We tell ourselves stories in order to live…We live entirely, especially if we are writers, by the imposition of a narrative line upon disparate images, by the "ideas" with which we have learned to freeze the shifting phantasmagoria which is our actual experience.- Joan Didion

Our actual experience is subjective. Is it even real and what is the lens we see it through and what are others seeing through their lens of that exact same experience? What are the stories we tell ourselves and are they helping us live? My work seeks to examine those stories, sometimes to tear them down, let them crash and burn. Both personal and our own larger stories as a people. I have found little use, comfort, or sustainability in what most of our society and government try to feed us about what is truth, what is right and wrong. How do we make something new? And better?

Abstraction always feels like a method to reinterpret; to present something through another lens more imagined and with a new language, rather than concrete definitions.I often work in a tearing down and building up process; erasing or sanding over certain areas and then returning to them. Referencing the figure and using paint as the primary material, and sometimes including other collaged elements, I use medium, form, and color to convey a narrative. Each piece has a backstory for me, a narrative impetus, and then moves to the physical act of paint and materials application. I deconstruct the paintings by scraping or sanding down areas and build them back up in layers, and then nail them to canvas to turn them into objects. Chewing gum, paper, sandpaper, charcoal, and pencil are other materials that get drawn in or glued to the surfaces. Painting is a “working from underneath” process for me; excavating what is under the surface; excavating the hidden corners of desire, story, physicality, and mysticism.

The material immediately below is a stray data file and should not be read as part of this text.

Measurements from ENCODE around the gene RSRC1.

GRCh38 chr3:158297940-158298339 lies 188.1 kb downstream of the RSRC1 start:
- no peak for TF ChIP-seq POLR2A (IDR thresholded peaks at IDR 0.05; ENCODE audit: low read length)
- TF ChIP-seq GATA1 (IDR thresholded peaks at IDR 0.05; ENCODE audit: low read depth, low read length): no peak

My photographs are dependent on various forms of travel and communities. They are a continued investigation of land, bikers, friends, and empty hotel rooms. I started my hotel series in 2014, driven by the comfort found within transient places devoid of personal memory. A home when there is none. My current project, Hinterland, is my first turn toward landscape photography. It is a photo and writing project that involves Route 66. It is commentary on a crumbling American infrastructure, the road itself as symbol and haven, and seeks to challenge the history of the predominantly male narrative of the American road trip.